Ireland will not recognise Catalan independence result, Taoiseach says

90% of voters back independence, Catalan officials say

Ireland will not recognise Catalan independence result, Taoiseach says

Taoiseach Leo Varadkar speaks to the media during a jobs announcement in Dublin | Image via @SeanDefoe on Twitter

Updated: 18.30

The Taoiseach Leo Varadkar has said his Government will not be recognising the result of an independence referendum in the Catalonia region of Spain.

Preliminary results show that 90% of those who voted in the referendum backed leaving Spain, Catalan officials say.

Catalonia's government said that of the 2.2 million voters who were able to cast ballots in the banned referendum, two million voted for independence.

Regional president Carles Puigdemont said Catalonia had "won the right to become an independent state", adding he would keep to his vow to declare independence unilaterally if separatists win more than 50% of the vote.

However, Spanish Prime Minister Mariano Rajoy insisted that no independence referendum had occurred 0 and that those who took part had been "fooled" into participating in a vote declared illegal by the country's constitutional court.

The European Parliament's has announced plans to hold a special debate on the referendum.

There were violent clashes as security forces dispatched by Madrid blocked polling stations and forcibly seized ballot boxes in an attempt to disrupt the vote.

EU politicians have condemned their use of force - and urged both sides to resume talks.

'We respect the laws of Spain'

The Department of Foreign Affairs says it is closely following the ongoing developments in Catalonia.

In a statement, it says: "With regard to the political context, it is the Government's view that it is for Spanish citizens to determine for themselves their preferred constitutional and political arrangements through their own democratic institutions and in keeping with the rule of law.

"The reports and images of clashes, violence and injuries are of concern. There are strong historic ties between the people of Ireland and Spain.

"Upholding the constitution and the rule of law in all its aspects is a key underpinning of a modern democracy.

"It is important now that steps are taken to reduce tensions and to find a way forward together.

"In this context, we note that the Spanish Prime Minister has indicated that he will discuss the issues with all of the parliamentary political parties."

But Mr Varadkar says they will not recognise the result.

"No we won't - as I said, we accept and respect the laws of Spain, the constitution of Spain and the territorial unity of Spain and it is a referendum that it would appear less than half of the population participated in.

"Although admittedly, it wasn't easy for people to participate - but that's a separate issue.

"We respect of course the laws and constitution of Spain which is a friend and ally of ours".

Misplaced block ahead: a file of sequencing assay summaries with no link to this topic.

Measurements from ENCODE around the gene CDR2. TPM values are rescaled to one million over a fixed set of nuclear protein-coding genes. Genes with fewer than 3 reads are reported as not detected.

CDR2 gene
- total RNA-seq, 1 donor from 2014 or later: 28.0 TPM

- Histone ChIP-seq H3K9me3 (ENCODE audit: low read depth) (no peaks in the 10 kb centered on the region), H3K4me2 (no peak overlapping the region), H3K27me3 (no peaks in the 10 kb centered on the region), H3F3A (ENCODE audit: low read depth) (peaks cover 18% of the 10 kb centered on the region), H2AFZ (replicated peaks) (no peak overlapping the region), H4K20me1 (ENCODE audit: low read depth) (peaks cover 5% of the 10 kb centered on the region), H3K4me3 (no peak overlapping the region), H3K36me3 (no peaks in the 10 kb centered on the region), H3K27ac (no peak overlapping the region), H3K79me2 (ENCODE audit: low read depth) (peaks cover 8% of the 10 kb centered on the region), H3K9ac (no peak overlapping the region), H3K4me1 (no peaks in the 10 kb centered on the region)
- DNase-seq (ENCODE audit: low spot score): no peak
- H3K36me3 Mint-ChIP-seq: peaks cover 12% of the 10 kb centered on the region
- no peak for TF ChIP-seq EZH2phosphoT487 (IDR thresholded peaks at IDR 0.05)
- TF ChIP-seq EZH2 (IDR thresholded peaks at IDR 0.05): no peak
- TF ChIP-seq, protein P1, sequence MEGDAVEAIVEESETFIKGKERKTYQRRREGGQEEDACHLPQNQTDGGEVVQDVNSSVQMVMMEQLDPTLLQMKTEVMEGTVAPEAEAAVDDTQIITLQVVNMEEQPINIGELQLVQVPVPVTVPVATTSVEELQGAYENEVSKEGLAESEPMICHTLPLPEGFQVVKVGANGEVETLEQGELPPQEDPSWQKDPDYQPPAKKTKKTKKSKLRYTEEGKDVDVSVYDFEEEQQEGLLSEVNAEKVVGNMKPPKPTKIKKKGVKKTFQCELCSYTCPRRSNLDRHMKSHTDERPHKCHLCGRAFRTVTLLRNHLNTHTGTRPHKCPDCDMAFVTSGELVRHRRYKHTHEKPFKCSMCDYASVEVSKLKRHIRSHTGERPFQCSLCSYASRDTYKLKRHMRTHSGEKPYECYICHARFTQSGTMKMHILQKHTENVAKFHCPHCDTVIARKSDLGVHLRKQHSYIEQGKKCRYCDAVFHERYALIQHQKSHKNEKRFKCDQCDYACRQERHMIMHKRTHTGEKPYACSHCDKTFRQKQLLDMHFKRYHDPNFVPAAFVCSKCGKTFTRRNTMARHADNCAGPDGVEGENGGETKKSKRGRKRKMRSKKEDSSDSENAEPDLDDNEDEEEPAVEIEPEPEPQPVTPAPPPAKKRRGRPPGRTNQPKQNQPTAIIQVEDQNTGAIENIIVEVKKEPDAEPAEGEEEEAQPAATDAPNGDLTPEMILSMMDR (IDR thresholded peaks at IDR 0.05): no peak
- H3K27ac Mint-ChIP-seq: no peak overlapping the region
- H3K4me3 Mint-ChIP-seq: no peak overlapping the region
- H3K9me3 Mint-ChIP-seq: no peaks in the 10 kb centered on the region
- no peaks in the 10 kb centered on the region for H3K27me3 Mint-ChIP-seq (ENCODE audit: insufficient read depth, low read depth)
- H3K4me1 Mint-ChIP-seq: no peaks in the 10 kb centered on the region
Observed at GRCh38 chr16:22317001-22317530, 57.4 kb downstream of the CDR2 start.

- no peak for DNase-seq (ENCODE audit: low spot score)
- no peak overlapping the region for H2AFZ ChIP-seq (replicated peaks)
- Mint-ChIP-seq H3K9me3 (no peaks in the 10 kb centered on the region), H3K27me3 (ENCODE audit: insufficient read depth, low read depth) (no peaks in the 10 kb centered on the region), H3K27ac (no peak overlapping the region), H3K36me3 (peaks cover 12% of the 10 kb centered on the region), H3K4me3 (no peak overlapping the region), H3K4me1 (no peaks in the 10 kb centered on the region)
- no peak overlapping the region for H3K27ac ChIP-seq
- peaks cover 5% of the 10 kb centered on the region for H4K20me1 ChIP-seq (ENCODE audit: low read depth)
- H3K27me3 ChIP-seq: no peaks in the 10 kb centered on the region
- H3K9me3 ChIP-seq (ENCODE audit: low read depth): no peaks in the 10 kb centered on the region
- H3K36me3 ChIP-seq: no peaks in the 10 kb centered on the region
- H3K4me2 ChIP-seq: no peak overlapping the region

During the '1-O Catalan independence referendum' spanish National Police and Civil guards prevent people from entering to the polling centres to vote | Image: Almagro/ABACA/ABACA/PA Images

Catalan officials claimed 844 people were injured, while reporter Mark Stone said he had seen voters pulled out of polling stations by their hair and stamped on by police.

Rubber bullets - illegal in Catalonia - were also used to disperse crowds, he added.

Video posted on social media shows violence in the streets:

"So-called referendum"

Challenged by Stone about the tactics used, Spain's Foreign Minister Alfonso Dastis said: "I don't agree with you that this is an extraordinary level of violence.

"You may think people were peacefully exercising their right to vote but the problem is this so-called referendum had been held to be illegal by the constitutional court."

During the clashes, riot police stormed a polling station near Girona, to the north of Barcelona, using a hammer to smash through a glass door of a school.

During the '1-O Catalan independence referendum' spanish National Police and Civil guards prevent people from entering to the polling centres to vote | Image: Almagro/ABACA/ABACA/PA Images

Mr Puigdemont had been due to appear at the polling station and was forced to cast his ballot in nearby Cornella del Terri instead.

In a televised address, Mr Rajoy thanked police for their clampdown on the vote and said they had acted with "firmness and serenity".

Accusing separatists of attempting to "blackmail" Spain, he offered all-party talks on the region's future.

People voting during the referendum day of Catalan independence in Barcelona, Catalonia, Spain | Image: Almagro/ABACA/ABACA/PA Images

Meanwhile, unions and workers' associations have called for a general strike to be held across the region on Tuesday, urging Catalans to protest against a "grave violation of rights and freedoms".

In travel advice dated September 20th, the Department of Foreign Affairs advised Irish citizens to avoid political demonstrations, monitor local media and follow the advice of tour operators and local police.